Thinking Out Loud

March 25, 2018

Faith-Based Films: On the Range Between Feast and Famine, Now is Definitely Feast

She left a note on my Facebook page saying that she had gone to see I Can Only Imagine this weekend, but it was sold out. Fortunately, she had a second choice at the very same theater complex, namely the film Paul, Apostle of Christ. Even for that, she got the last two seats.

It’s a busy enough week for Christian families in North America with Good Friday, Easter Sunrise, and Easter Sunday services happening, but with three top Christian movies releasing within 20 days of each other, it digs deep into both the schedule and the pocketbook.

Forbes reported,

Sony’s Paul, Apostle of Christ debuted in 1,473 theaters but ran into the populist/crowd-pleasing I Can Only Imagine. Sony ran the tables in faith-based dramas for a few years, but now it looks like Lionsgate is a force to be reckoned with. Even with Jim Caviezel returning to the faith-based sub-genre 14 years after The Passion of the Christ, this Bible story flatlined. It snagged $1.66 million on Friday for a likely $5.1m debut weekend. Yes, the Affirm flick cost just $5m, but this isn’t a good result and shows that the Christian rock biopic may be the exception to the rule.

(See also the website, Box Office Mojo.)

Here in Canada, we have a dedicated website just to track the various movies and where they’re playing. FaithFilms.ca is a venture of Graf-Martin Communications, which is involved in promotion and publicity for these films, many times involving both the theatrical release and subsequent DVD, along with related books or novelizations.

The Guardian in the UK also reported on the upswing in faith-focused films.

As Hollywood struggles with sexual harassment scandals and box-office woes, it could do worse than turn to God. For while religious movies have traditionally been considered a niche phenomenon, that assessment may need to be revised.

But the story based on Bart Millard’s song is definitely a surprise hit. The Guardian continues,

[Co-director] Jon Erwin says he was told there “was no audience for a Christian music movie … But everybody I knew – in the Christian world that we live in – knew and loved the song, so we just believed that there was an audience for this movie and that they would show up”. I Can Only Imagine was ultimately picked up by Roadside Attractions, maker of Manchester By The Sea, and Lionsgate. The distributors agreed to promote it as a general audience production. With a $25m box-office take so far, it is also showing Hollywood that Christians can make consistent, repeat filmgoers. Audience polling found that 79% said they planned to pay to see the movie again.

That one I really wanted to see the most, but there were no advance screenings which means there were no reviews in the Friday newspapers on the weekend it released. I can only imagine how good it is! (Terrible humor, I know.)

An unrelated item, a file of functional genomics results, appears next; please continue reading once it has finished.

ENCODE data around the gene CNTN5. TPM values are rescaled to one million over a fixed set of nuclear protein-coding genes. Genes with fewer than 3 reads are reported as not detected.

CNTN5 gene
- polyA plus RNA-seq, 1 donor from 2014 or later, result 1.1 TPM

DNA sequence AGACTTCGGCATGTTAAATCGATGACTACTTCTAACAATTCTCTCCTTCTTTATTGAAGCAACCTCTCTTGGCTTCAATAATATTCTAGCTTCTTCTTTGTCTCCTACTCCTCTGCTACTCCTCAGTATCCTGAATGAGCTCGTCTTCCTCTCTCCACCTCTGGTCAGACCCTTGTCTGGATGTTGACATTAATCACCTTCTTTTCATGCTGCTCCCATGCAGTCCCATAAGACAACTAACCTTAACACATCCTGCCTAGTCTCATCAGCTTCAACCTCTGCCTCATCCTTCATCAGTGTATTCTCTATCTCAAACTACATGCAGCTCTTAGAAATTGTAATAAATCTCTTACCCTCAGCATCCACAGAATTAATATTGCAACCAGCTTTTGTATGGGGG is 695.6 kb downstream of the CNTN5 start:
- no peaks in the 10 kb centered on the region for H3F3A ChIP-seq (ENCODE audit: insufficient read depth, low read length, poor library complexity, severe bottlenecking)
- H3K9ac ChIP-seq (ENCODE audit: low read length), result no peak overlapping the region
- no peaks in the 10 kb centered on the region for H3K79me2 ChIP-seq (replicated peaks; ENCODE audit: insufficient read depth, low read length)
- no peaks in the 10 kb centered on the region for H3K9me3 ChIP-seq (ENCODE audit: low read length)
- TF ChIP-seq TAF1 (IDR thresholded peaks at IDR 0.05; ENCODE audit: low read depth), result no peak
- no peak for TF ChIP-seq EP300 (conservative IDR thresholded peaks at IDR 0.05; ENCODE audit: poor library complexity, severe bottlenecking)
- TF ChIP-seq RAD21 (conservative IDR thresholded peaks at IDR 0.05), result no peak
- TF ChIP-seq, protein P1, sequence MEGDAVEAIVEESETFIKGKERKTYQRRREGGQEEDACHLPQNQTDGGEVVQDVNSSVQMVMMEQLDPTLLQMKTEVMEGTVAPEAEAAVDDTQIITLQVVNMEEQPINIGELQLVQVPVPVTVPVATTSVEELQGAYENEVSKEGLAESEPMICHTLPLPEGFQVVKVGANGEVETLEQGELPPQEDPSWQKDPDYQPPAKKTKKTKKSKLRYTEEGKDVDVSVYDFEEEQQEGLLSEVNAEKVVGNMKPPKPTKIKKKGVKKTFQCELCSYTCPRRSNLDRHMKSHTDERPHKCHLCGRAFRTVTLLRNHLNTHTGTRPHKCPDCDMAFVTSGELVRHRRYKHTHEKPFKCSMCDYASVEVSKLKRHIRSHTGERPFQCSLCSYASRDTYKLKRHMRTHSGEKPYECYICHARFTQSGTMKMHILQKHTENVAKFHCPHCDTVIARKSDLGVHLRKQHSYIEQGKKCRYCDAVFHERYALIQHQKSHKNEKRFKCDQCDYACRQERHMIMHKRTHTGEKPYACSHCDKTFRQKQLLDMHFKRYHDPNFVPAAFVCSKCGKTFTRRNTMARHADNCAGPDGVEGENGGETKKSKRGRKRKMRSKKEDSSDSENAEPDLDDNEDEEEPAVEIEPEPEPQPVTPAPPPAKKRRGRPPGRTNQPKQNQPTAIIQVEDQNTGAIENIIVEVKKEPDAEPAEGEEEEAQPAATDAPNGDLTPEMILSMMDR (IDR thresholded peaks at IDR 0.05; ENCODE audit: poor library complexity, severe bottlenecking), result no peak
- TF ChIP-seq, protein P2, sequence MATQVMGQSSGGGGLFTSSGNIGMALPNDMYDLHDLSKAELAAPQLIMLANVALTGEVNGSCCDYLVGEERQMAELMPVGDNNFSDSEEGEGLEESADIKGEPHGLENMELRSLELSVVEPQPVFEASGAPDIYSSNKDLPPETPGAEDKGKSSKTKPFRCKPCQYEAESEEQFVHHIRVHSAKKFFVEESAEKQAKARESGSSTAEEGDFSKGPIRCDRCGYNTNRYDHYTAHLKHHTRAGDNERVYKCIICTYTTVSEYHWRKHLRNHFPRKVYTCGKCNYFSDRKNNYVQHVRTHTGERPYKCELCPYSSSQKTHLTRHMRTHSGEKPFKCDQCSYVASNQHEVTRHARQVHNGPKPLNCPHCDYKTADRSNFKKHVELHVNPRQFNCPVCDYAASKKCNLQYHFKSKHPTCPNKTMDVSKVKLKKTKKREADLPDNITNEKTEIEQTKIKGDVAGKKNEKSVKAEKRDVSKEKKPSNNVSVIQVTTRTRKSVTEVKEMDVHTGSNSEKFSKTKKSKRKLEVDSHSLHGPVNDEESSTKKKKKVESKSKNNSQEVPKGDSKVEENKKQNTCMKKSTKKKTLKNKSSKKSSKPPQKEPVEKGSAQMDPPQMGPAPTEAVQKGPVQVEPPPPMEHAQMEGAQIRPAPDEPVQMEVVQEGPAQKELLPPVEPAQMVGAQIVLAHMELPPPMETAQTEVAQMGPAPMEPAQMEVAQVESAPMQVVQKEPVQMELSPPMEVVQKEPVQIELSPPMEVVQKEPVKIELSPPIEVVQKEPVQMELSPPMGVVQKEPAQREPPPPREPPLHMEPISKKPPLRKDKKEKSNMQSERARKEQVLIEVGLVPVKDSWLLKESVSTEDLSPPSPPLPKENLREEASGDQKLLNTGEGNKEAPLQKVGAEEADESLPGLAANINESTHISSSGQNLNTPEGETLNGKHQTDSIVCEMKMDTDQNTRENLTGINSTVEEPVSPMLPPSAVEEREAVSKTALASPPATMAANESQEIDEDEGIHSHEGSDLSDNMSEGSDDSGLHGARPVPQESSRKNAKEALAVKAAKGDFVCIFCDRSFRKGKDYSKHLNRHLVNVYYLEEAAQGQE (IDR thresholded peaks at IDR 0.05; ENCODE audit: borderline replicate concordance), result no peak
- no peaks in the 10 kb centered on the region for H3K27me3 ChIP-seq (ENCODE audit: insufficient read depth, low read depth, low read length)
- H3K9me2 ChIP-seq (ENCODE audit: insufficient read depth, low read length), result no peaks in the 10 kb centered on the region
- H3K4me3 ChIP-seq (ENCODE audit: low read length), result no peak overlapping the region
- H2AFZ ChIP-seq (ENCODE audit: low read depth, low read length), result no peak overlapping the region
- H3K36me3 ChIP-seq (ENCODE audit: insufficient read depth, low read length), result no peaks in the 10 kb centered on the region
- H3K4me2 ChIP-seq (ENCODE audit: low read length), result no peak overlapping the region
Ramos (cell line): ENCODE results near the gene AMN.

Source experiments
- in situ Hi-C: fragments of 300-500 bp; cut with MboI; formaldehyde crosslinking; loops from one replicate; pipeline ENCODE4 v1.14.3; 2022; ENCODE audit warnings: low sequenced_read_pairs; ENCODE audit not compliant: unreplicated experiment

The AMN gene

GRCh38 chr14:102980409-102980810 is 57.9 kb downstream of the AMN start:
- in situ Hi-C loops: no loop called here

The third movie in 20 days? God’s Not Dead 3 opens in North America on March 30th, just in time for the Easter weekend crowd, and in the UK on May 25th.


We are hoping to get to the Paul movie this week, provided our local cinema accepts our passes this time!

April 26, 2014

Faith Movies in Perspective

I’d never heard of the website Grantland until Sarah Pulliam-Bailey mentioned it yesterday, but there’s some great stats on the faith-based films from the past few years. The article is titled, God’s Not Dead (He’s Playing Now in Movie Theaters). There’s a chart showing some of the current movies in perspective alongside their ‘secular’ counterparts, a chart showing how some of the religious reels fared on opening weekend,

Opening Week Gross Movies Classified as Christian

and a chart showing the total domestic gross for each of those pictures you’ll have to click through to see.

The article is long and raises some good questions:

…But that’s not the entire story. Because there’s the less-glamorous, more uncomfortable side of the story. The how and the why. How are these movies doing well? And why now? It’s near impossible to dive into these questions with a number set, a brief synopsis, a cast list, or even a handful of trailers. Beginning to scratch that surface involves actually seeing these films. Seeing all of them. On the same day. You know, on Easter Sunday.

Which is exactly what Grantland writer Rembert Browne did. Reviews of the four films follow, with the subjectivity that can only be achieved by watching them all at once!

And there’s more to come. On May 9th, Mom’s Night Out opens, and on Wednesday night, we got to attend the first preview showing in Canada. I’ll have more to say about that film in a few days.

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